Being part of an emergency event like an earthquake can make life very different. Suddenly “normal” everyday life is turned upside down. There might be:
- no power
- no internet
- no telephone
- no running water
- unusable toilets.
Homes may even need to be evacuated, or people may not be able to get home.
Checking on others is important to make sure family and neighbours have basics like:
- medical supplies or treatment.
Communities may find themselves isolated from help because of road damage. Sometimes people living in small communities have a phone tree so neighbours can be phoned or visited. In larger communities an emergency centre might be set up for those needing help.
Everyday routines can change a lot after an emergency event like an earthquake. Schools might have to close. Parents/caregivers may suddenly find they no longer have a place of work. Families might need to find a different home to live in because of damage.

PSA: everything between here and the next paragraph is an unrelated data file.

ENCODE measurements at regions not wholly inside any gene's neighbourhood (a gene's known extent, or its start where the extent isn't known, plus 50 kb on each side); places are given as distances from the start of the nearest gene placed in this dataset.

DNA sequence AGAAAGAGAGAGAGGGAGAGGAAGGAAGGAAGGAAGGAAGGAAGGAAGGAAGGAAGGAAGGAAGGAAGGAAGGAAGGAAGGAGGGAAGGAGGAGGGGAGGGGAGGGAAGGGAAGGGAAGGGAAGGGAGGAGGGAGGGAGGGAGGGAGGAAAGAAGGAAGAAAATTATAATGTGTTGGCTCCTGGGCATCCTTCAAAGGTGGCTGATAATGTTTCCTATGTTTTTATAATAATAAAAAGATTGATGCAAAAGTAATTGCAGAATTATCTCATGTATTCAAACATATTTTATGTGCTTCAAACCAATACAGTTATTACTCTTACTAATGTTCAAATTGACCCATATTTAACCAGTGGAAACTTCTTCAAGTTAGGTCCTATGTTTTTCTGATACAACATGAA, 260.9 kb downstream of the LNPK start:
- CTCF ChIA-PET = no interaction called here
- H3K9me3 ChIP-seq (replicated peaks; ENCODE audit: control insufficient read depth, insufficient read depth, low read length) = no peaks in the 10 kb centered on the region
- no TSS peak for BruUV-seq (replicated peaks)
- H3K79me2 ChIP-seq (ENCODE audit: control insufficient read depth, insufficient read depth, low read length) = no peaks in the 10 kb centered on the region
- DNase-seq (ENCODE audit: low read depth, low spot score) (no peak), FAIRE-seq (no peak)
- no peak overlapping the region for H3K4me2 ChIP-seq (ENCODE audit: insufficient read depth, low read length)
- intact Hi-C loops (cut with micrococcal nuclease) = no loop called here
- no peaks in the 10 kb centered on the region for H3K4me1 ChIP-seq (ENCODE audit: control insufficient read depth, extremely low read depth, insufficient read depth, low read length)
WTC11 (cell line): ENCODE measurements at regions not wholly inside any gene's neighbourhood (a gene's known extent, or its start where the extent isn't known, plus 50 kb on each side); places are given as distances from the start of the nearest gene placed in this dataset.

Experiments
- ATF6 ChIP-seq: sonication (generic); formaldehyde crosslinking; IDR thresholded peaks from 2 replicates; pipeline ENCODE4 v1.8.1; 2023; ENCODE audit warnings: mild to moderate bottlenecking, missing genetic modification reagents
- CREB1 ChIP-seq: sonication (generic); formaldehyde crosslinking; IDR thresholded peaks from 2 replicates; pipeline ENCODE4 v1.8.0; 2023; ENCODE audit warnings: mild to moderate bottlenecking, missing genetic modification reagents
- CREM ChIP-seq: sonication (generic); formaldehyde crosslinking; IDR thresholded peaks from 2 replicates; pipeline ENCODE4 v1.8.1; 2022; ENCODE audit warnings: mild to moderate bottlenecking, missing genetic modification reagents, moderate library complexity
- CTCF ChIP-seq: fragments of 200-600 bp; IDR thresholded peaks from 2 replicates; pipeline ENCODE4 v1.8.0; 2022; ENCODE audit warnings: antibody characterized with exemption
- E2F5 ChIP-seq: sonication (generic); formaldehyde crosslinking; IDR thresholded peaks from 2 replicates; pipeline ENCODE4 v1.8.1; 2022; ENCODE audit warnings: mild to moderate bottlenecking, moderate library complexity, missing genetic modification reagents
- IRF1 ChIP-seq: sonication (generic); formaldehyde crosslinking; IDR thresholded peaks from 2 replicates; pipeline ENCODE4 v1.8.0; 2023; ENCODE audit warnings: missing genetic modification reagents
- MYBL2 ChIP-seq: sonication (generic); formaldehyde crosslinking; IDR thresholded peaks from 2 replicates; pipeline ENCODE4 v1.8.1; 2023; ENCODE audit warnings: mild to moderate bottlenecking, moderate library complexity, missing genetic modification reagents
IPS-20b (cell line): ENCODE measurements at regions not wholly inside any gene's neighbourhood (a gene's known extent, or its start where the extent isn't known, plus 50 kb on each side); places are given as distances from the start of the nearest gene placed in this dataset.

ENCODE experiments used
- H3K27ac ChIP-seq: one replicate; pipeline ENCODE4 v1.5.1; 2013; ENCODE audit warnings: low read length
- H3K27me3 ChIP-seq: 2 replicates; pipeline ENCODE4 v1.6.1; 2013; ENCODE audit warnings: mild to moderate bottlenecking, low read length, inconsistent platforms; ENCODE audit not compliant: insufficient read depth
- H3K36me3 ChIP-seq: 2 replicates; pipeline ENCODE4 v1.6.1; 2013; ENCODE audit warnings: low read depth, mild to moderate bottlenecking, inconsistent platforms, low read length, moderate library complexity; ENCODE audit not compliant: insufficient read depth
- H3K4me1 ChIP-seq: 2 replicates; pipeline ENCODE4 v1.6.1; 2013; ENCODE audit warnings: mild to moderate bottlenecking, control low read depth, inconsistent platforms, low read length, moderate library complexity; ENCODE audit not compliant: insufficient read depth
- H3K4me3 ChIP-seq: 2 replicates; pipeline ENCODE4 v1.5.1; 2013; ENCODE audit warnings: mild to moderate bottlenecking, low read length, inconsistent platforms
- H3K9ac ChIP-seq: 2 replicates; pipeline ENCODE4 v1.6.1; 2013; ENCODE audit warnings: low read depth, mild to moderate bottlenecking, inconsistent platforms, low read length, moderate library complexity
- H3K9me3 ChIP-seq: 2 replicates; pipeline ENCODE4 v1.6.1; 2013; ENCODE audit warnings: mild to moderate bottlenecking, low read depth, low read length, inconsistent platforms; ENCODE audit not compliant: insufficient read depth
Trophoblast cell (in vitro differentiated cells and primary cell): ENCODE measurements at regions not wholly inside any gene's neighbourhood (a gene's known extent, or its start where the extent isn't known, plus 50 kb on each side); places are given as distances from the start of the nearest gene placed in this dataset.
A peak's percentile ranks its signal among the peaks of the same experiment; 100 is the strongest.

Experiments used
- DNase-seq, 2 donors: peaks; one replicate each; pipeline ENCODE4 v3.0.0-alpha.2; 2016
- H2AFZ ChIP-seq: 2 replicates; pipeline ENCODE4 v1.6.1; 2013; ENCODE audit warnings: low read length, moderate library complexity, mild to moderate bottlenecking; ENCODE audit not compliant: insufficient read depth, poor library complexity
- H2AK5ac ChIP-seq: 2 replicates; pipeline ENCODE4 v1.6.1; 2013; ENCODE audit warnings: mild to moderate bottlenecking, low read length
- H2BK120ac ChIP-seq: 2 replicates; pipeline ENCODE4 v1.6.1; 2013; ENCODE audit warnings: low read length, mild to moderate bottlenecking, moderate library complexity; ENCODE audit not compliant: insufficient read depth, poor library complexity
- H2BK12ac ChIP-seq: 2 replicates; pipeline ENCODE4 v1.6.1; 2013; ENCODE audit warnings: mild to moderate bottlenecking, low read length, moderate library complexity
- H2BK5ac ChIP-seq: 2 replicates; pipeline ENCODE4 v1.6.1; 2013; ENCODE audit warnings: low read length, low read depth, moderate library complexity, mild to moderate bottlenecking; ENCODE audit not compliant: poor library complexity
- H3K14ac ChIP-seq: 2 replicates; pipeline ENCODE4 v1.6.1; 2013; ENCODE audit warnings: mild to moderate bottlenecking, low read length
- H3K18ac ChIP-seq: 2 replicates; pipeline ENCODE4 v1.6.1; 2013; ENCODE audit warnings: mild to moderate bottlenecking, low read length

Often community and sporting facilities are damaged. People then can’t go to their weekly activities together. Suddenly people don’t see their friends as much, and they might not get as much exercise. People can also become isolated if friends move out of the area.
Lifestyle changes like these can cause stress and anxiety. Emotions such as anger, fear, and frustration are normal reactions to an emergency event. Physical effects such as injury or damage to homes can take time to recover from and also cause stress and anxiety.
Things may never return to how they were before the emergency. But recovery can also be a chance for people to find new routines and opportunities.
Economic and Environmental Changes
Events like the November 2016 earthquake have an economic impact on communities. For example tourism to Kaikōura and nearby areas dropped after the earthquake. Few tourists could even get to Kaikōura because of the damaged roads and railway (see Roading Challenges). The downturn in tourism had flow-on effects to other businesses such as accommodation, retail, food services, culture, and recreation. Many businesses using boats and the sea couldn’t work because of damage to the harbour and marina.